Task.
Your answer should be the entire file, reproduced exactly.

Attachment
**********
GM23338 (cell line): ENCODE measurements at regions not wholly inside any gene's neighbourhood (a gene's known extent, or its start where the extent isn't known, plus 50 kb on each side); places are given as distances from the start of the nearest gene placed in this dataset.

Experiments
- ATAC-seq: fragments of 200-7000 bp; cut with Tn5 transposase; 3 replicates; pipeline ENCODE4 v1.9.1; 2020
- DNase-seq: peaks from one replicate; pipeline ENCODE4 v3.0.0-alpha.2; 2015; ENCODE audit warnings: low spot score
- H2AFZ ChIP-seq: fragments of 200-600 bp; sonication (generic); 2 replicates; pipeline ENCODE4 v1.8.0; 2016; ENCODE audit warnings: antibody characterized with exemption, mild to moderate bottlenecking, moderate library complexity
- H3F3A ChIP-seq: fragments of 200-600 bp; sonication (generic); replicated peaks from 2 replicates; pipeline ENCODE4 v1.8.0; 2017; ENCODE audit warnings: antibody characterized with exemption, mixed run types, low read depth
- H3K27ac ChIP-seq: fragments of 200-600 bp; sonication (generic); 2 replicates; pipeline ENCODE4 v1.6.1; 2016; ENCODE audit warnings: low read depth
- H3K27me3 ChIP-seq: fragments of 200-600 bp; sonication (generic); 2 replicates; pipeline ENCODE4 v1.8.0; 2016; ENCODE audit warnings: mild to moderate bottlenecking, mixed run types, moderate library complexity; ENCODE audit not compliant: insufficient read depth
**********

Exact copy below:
GM23338 (cell line): ENCODE measurements at regions not wholly inside any gene's neighbourhood (a gene's known extent, or its start where the extent isn't known, plus 50 kb on each side); places are given as distances from the start of the nearest gene placed in this dataset.

Experiments
- ATAC-seq: fragments of 200-7000 bp; cut with Tn5 transposase; 3 replicates; pipeline ENCODE4 v1.9.1; 2020
- DNase-seq: peaks from one replicate; pipeline ENCODE4 v3.0.0-alpha.2; 2015; ENCODE audit warnings: low spot score
- H2AFZ ChIP-seq: fragments of 200-600 bp; sonication (generic); 2 replicates; pipeline ENCODE4 v1.8.0; 2016; ENCODE audit warnings: antibody characterized with exemption, mild to moderate bottlenecking, moderate library complexity
- H3F3A ChIP-seq: fragments of 200-600 bp; sonication (generic); replicated peaks from 2 replicates; pipeline ENCODE4 v1.8.0; 2017; ENCODE audit warnings: antibody characterized with exemption, mixed run types, low read depth
- H3K27ac ChIP-seq: fragments of 200-600 bp; sonication (generic); 2 replicates; pipeline ENCODE4 v1.6.1; 2016; ENCODE audit warnings: low read depth
- H3K27me3 ChIP-seq: fragments of 200-600 bp; sonication (generic); 2 replicates; pipeline ENCODE4 v1.8.0; 2016; ENCODE audit warnings: mild to moderate bottlenecking, mixed run types, moderate library complexity; ENCODE audit not compliant: insufficient read depth